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Protecting Your Voice: Winter Edition

As of the time I'm writing this, winter has already made its icy presence known and shown we're potentially in for some very cold days ahead. Winter can be a hazardous season for voice actors (I'd not necessarily say the worst, as spring with its pollen definitely likes to make things difficult for me), so I thought I'd take a moment to talk about some of the ways we can try to protect our voice while navigating the ice and snow.

Cold air can be incredibly dry, which is horrible for vocal cords. The air in our houses can also get super dry due to the heaters used to ward that chill away. Ever go to sleep on a cold winter's night, and then wake up with a raspy voice? That's because your vocal cords have dried out overnight like strips of meat in a dehydrator. Okay, so maybe it's not quite as extreme as turning them to jerky, but sometimes it definitely feels like it. Just like how a car needs oil to run smoothly, your vocal cords need to stay hydrated and lubricated in order to function right.


Sure, we've talked before about how you can stay hydrated while performing, but the cold weather can often require you take things a step further in order to safeguard this aspect of your vocal health. Too many nights breathing in that dry air may cause issues, even if you make sure you have plenty of water and soothing tea throughout the day. This can be exacerbated if you also go out during the day and breathe in even colder, drier air.


Luckily there are a few different solutions to help prevent damage and keep your voice healthy. A good humidifier in your bedroom (and any room in the house that seems to be too dry) can work wonders. Just make sure it's clean and free of any mildew or mold (they can be prone to collecting it, unfortunately), as running one that's contaminated will just make you sick. Depending on what kind of heater you have, you can even fashion your own humidifier. Where I grew up, we had a cast iron wood-burning stove in the living room, and our humidifier was a cast iron tea pot filled with water set atop it. But you can also purchase electric humidifiers of various assortments at the store, which you can place in any room, no old fashioned stove required.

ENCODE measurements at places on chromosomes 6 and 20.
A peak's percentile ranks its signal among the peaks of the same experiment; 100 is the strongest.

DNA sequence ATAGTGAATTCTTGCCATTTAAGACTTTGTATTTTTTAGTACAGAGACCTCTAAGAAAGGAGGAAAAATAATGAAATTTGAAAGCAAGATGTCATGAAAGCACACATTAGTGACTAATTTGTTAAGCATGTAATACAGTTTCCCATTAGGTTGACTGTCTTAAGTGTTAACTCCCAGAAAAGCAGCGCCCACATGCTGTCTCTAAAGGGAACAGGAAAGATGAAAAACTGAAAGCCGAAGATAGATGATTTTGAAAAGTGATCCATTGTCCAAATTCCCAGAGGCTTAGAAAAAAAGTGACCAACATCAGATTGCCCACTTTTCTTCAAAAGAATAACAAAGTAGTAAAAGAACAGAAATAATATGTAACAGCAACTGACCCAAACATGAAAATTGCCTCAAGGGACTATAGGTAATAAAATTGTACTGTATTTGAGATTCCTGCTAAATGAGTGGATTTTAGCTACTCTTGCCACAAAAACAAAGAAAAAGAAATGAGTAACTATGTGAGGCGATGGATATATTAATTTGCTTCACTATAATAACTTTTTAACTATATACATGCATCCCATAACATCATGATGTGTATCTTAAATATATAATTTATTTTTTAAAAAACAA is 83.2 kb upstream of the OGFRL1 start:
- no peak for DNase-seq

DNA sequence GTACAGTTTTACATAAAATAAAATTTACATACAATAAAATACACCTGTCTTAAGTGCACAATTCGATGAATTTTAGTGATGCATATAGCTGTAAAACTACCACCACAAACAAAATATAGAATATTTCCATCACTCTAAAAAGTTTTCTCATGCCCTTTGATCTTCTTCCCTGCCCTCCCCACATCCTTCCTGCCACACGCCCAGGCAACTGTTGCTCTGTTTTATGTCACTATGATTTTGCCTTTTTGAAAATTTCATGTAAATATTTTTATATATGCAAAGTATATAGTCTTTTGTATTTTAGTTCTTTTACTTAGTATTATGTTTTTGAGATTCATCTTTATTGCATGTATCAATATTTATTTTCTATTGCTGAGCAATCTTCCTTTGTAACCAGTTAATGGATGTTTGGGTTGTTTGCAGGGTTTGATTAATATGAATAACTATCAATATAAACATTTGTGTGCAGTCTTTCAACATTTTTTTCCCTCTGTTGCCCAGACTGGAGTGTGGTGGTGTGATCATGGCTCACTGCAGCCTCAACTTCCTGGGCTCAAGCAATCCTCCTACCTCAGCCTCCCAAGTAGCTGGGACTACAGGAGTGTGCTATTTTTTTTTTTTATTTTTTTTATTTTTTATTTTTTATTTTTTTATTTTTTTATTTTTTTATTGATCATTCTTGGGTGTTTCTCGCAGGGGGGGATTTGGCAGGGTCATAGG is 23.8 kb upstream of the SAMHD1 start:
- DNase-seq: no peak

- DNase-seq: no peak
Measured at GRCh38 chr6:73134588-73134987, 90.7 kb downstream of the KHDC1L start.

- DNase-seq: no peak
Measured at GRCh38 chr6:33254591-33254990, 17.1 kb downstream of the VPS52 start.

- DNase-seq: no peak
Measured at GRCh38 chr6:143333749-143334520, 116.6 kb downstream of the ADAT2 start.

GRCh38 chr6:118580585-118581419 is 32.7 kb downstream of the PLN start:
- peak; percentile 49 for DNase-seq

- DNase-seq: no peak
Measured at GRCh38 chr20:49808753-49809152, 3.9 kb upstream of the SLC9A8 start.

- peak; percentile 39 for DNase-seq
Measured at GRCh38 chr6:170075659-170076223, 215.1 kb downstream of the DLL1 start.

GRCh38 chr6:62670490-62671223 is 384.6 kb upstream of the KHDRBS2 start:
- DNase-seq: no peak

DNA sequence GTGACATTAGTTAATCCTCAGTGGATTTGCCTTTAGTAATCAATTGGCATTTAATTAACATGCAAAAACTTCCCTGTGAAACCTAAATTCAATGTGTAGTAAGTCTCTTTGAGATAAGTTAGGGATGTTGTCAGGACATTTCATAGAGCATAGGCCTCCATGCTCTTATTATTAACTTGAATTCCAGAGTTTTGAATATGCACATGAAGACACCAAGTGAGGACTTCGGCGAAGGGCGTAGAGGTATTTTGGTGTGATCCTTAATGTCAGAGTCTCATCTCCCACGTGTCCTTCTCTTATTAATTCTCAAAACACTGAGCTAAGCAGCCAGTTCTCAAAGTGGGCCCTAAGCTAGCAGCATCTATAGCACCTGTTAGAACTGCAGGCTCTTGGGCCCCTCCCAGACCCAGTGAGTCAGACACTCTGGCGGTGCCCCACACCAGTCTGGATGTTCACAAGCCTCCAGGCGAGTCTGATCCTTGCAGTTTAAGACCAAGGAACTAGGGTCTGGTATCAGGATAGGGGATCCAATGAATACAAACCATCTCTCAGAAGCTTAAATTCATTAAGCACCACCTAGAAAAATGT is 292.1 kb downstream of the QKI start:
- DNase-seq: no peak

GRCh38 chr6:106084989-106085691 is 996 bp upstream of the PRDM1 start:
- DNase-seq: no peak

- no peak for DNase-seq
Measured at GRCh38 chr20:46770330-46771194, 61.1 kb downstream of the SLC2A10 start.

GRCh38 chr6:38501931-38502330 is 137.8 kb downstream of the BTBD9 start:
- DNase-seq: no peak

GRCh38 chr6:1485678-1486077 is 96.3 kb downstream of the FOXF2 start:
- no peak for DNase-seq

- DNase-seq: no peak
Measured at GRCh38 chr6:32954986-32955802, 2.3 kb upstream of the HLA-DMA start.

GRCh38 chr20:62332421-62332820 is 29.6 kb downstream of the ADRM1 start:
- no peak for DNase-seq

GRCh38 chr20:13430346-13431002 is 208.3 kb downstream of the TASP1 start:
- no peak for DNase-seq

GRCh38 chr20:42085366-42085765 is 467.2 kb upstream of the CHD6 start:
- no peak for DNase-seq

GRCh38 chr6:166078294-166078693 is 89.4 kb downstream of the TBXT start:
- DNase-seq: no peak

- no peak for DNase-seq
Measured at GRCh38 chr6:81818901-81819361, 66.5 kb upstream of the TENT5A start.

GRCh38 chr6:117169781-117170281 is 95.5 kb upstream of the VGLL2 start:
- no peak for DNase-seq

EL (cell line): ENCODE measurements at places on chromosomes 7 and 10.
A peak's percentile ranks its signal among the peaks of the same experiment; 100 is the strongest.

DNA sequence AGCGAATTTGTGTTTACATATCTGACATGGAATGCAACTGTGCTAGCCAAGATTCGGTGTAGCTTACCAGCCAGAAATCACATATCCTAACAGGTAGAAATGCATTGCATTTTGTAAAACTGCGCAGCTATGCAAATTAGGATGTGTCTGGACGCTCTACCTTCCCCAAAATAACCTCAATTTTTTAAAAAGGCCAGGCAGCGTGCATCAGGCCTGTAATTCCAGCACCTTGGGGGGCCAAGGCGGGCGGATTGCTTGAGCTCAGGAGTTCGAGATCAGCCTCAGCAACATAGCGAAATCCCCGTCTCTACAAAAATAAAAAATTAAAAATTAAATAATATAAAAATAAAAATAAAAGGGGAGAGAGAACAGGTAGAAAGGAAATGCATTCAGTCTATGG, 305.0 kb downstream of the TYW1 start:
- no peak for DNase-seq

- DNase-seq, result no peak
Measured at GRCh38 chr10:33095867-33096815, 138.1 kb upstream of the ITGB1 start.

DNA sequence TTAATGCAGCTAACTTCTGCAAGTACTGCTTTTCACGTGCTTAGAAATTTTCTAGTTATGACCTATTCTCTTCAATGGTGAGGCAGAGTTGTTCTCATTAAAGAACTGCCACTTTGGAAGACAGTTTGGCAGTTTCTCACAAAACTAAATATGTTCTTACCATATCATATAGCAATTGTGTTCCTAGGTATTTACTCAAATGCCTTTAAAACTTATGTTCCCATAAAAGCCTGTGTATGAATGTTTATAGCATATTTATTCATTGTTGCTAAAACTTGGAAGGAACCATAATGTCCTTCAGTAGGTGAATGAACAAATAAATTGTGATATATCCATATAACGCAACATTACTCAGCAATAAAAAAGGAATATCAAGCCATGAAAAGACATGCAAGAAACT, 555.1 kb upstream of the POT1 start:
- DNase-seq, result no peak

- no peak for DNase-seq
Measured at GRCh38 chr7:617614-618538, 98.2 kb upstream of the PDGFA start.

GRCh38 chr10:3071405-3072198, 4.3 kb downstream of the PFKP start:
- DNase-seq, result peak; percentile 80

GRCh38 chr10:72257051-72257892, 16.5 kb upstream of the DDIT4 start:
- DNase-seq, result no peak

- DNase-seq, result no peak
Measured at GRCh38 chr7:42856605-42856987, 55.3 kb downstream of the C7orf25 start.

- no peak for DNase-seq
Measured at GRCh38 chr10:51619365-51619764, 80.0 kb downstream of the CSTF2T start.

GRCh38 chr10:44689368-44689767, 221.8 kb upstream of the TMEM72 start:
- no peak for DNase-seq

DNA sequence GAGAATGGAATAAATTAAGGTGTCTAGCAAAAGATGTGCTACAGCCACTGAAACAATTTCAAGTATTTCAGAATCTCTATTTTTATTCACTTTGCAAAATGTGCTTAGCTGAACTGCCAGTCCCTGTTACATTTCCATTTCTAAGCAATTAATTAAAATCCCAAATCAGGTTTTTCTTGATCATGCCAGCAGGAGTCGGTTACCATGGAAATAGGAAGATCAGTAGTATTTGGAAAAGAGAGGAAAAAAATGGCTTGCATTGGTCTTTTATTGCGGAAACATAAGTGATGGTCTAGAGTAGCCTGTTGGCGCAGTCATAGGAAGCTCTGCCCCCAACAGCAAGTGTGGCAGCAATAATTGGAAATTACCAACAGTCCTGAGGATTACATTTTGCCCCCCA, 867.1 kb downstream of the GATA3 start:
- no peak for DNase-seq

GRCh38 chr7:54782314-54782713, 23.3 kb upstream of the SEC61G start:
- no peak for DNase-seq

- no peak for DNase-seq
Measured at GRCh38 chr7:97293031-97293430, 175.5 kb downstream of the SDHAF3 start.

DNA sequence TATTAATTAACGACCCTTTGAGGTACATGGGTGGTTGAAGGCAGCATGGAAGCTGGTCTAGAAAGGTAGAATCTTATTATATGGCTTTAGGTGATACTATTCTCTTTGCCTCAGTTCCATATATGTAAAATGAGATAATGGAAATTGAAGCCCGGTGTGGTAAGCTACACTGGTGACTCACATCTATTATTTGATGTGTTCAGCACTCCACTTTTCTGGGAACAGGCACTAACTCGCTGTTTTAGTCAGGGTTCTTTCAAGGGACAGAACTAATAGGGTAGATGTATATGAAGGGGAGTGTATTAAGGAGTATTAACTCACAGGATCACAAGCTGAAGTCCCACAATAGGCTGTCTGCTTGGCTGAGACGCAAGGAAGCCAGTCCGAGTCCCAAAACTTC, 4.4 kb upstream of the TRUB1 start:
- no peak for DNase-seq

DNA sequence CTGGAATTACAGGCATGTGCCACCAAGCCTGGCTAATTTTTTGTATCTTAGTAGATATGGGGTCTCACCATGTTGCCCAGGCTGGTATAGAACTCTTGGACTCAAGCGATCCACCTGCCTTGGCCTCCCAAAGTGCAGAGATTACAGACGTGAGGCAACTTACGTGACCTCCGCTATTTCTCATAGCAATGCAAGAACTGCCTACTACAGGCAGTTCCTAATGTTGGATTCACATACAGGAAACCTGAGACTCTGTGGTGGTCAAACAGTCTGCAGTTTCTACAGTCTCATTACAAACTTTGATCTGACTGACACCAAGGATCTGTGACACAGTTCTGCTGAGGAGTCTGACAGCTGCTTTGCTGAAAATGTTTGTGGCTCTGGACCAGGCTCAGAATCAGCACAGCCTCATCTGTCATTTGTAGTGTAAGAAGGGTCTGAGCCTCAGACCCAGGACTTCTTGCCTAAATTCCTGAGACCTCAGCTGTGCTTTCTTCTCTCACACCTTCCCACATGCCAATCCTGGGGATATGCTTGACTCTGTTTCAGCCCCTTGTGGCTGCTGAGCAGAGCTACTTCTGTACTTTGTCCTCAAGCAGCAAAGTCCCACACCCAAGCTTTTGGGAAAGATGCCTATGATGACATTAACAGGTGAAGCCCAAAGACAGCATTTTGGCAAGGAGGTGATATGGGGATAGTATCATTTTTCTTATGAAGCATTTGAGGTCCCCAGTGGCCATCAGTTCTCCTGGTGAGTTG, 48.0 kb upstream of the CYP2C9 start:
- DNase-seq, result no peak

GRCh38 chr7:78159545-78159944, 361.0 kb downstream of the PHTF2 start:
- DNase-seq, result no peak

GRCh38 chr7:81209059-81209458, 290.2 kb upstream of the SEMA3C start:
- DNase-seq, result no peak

If you don't have a humidifier, or are traveling and just unable to have access to one, a neat trick to help keep the air you breathe humid while you sleep is by using one of those things all of us have become familiar with by now: a face mask. You can also use a shirt or other fabric draped over your face, even just pulling the sheet up over your nose and mouth while you sleep helps (I've done all of these, and can definitely attest to their effectiveness). A mask, however, is a bit more secure throughout the night and less likely to slide down or off. Yeah, it's not super fun to have to wear one even in sleep, but personally I'd rather that than wake up with a voice so raspy I could sand wood with it. Try to find a mask that's very comfortable and just cloth, as you don't need anything that's medical grade for this.

While out and about, either a mask or a traditional scarf are perfect for keeping out the cold, dry air. Just make sure that scarf stays over your mouth and nose. Both in this instance and while sleeping, the purpose is to trap the warmth and humidity of your own breath. Again, due to certain events in recent years, we're all probably familiar with how it feels to wear a face mask for a while and how it can be unbearably hot and stuffy in the warmer seasons. But what makes it uncomfortable then is exactly what we need now in the cold months (though, honestly, a face mask can help a lot with allergies in the spring, too).


If for any reason you aren't able to take any of these measures and you breathe in so much dry air that you can feel it making your throat a bit sore and your voice a bit rough, hold off on talking much until you can fix it. Take a hot shower with lots of steam, find a warm room and sip a soothing tea (or even just hot water) for a bit, or at least find a way to cover your nose and mouth and breathe like that for a while. Any one of those options will help re-hydrate your vocal cords until it is safer to use them. Then, if you are going to be talking for a while or you have a job to record, be sure to carefully work through your warm-up exercises before you start. If you feel any pain during warm-ups, stop and go back to whatever method you were using to address the dry throat issue, or try another method. Only once you can safely make it through warm-ups should you then dive into performing. And don't forget to keep a beverage handy that will keep you hydrated while not coating your throat.


Remember that your vocal cords are your instrument, and just as a violinist wouldn't use a bow without rosin, you shouldn't work your voice with a dry throat. Being cautious and prepared can help you avoid damaging or losing your voice, and keep your vocal performances strong all year long.

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